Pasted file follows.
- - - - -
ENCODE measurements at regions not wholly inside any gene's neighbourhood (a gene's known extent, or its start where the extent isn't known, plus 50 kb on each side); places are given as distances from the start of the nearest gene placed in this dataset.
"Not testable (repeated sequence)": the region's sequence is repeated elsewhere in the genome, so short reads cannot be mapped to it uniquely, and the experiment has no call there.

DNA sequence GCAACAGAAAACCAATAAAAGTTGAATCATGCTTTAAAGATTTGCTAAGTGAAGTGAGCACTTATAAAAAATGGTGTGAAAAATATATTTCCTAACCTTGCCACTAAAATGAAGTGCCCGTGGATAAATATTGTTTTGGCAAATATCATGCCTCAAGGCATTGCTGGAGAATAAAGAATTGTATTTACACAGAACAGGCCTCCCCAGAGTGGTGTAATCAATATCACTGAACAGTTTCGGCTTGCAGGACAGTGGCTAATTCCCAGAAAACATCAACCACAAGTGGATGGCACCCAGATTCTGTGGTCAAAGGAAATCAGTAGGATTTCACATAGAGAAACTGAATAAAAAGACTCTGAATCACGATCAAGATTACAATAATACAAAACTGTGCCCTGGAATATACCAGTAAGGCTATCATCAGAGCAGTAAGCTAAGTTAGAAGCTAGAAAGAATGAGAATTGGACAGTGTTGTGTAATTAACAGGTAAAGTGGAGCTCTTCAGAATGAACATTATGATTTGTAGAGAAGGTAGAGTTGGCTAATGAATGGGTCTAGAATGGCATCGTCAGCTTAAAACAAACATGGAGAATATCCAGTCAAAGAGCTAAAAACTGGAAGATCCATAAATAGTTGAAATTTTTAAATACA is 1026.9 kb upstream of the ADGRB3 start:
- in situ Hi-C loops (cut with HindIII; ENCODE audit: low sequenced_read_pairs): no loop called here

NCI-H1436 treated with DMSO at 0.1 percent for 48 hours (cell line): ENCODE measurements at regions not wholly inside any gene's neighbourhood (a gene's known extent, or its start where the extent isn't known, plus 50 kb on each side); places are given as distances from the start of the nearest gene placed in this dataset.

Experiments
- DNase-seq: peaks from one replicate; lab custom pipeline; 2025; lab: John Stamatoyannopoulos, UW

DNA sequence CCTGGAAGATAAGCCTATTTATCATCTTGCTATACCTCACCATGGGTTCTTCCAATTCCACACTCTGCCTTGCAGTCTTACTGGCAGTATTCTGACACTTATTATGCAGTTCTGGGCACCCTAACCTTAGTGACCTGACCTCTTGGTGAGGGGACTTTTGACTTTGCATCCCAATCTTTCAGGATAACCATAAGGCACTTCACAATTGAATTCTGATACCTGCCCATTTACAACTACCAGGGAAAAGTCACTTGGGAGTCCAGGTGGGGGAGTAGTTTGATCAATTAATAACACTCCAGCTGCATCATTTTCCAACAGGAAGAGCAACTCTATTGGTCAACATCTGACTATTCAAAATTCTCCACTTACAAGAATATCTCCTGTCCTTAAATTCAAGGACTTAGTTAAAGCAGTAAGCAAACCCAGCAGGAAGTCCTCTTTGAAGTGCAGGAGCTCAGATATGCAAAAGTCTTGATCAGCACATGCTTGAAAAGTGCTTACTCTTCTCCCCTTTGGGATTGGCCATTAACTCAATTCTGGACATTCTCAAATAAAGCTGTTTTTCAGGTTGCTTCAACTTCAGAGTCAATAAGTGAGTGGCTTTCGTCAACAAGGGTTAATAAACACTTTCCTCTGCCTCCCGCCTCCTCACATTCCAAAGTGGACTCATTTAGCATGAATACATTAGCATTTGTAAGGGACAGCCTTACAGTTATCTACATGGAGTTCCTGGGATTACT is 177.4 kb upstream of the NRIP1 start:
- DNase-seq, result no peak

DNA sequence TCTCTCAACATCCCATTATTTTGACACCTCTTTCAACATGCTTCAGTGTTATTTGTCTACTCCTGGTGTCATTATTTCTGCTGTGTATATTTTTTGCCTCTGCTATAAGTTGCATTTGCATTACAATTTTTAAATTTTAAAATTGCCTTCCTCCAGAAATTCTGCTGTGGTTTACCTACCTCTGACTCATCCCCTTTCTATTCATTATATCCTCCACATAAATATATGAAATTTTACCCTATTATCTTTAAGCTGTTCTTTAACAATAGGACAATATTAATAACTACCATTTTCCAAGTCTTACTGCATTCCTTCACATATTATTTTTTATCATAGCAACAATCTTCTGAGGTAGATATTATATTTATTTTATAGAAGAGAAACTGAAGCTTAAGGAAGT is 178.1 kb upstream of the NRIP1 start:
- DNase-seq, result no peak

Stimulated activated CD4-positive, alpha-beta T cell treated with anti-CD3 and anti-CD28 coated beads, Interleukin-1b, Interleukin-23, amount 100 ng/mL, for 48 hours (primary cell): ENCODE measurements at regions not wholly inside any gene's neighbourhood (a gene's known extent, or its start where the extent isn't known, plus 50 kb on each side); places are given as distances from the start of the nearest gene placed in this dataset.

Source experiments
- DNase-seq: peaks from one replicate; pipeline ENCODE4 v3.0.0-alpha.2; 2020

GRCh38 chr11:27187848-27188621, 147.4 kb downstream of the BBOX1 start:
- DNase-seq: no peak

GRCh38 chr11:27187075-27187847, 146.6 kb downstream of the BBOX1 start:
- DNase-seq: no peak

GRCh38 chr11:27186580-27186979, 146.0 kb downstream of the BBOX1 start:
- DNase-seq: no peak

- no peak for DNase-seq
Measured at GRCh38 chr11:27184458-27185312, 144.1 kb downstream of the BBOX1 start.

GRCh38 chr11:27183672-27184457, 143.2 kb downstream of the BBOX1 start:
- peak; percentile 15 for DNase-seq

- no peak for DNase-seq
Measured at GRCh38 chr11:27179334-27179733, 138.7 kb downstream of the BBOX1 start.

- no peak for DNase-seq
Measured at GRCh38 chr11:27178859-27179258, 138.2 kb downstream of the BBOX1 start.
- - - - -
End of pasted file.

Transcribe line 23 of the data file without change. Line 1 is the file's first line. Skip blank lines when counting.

GRCh38 chr11:27183672-27184457, 143.2 kb downstream of the BBOX1 start: